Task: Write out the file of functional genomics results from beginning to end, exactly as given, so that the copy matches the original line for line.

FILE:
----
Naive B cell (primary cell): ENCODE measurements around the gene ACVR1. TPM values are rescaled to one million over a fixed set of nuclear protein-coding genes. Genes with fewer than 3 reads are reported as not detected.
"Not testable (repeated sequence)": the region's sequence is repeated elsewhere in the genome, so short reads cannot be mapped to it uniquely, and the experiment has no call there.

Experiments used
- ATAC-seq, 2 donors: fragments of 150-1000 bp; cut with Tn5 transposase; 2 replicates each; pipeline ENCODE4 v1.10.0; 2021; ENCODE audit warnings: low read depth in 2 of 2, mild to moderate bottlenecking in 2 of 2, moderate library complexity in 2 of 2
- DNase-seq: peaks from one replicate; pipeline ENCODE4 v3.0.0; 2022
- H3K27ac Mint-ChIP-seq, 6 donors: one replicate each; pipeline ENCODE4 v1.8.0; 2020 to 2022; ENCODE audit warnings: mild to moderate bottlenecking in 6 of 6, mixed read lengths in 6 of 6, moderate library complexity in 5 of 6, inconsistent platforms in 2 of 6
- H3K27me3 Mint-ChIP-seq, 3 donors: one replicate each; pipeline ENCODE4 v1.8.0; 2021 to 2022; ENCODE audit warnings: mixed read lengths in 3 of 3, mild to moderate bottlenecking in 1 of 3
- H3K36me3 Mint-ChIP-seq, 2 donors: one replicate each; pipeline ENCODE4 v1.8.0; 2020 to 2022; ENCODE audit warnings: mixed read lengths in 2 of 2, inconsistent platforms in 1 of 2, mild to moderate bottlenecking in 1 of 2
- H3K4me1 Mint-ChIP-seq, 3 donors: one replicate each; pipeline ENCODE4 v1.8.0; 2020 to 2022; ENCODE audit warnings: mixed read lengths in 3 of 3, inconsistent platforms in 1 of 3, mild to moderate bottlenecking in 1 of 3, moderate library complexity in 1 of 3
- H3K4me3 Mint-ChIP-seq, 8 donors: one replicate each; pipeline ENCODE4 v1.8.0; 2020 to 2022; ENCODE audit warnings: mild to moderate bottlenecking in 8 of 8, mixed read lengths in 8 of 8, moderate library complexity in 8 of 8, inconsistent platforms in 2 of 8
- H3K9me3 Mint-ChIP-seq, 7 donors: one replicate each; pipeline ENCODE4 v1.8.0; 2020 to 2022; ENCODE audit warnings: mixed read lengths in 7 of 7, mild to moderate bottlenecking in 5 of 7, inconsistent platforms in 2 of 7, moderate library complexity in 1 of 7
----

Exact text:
Naive B cell (primary cell): ENCODE measurements around the gene ACVR1. TPM values are rescaled to one million over a fixed set of nuclear protein-coding genes. Genes with fewer than 3 reads are reported as not detected.
"Not testable (repeated sequence)": the region's sequence is repeated elsewhere in the genome, so short reads cannot be mapped to it uniquely, and the experiment has no call there.

Experiments used
- ATAC-seq, 2 donors: fragments of 150-1000 bp; cut with Tn5 transposase; 2 replicates each; pipeline ENCODE4 v1.10.0; 2021; ENCODE audit warnings: low read depth in 2 of 2, mild to moderate bottlenecking in 2 of 2, moderate library complexity in 2 of 2
- DNase-seq: peaks from one replicate; pipeline ENCODE4 v3.0.0; 2022
- H3K27ac Mint-ChIP-seq, 6 donors: one replicate each; pipeline ENCODE4 v1.8.0; 2020 to 2022; ENCODE audit warnings: mild to moderate bottlenecking in 6 of 6, mixed read lengths in 6 of 6, moderate library complexity in 5 of 6, inconsistent platforms in 2 of 6
- H3K27me3 Mint-ChIP-seq, 3 donors: one replicate each; pipeline ENCODE4 v1.8.0; 2021 to 2022; ENCODE audit warnings: mixed read lengths in 3 of 3, mild to moderate bottlenecking in 1 of 3
- H3K36me3 Mint-ChIP-seq, 2 donors: one replicate each; pipeline ENCODE4 v1.8.0; 2020 to 2022; ENCODE audit warnings: mixed read lengths in 2 of 2, inconsistent platforms in 1 of 2, mild to moderate bottlenecking in 1 of 2
- H3K4me1 Mint-ChIP-seq, 3 donors: one replicate each; pipeline ENCODE4 v1.8.0; 2020 to 2022; ENCODE audit warnings: mixed read lengths in 3 of 3, inconsistent platforms in 1 of 3, mild to moderate bottlenecking in 1 of 3, moderate library complexity in 1 of 3
- H3K4me3 Mint-ChIP-seq, 8 donors: one replicate each; pipeline ENCODE4 v1.8.0; 2020 to 2022; ENCODE audit warnings: mild to moderate bottlenecking in 8 of 8, mixed read lengths in 8 of 8, moderate library complexity in 8 of 8, inconsistent platforms in 2 of 8
- H3K9me3 Mint-ChIP-seq, 7 donors: one replicate each; pipeline ENCODE4 v1.8.0; 2020 to 2022; ENCODE audit warnings: mixed read lengths in 7 of 7, mild to moderate bottlenecking in 5 of 7, inconsistent platforms in 2 of 7, moderate library complexity in 1 of 7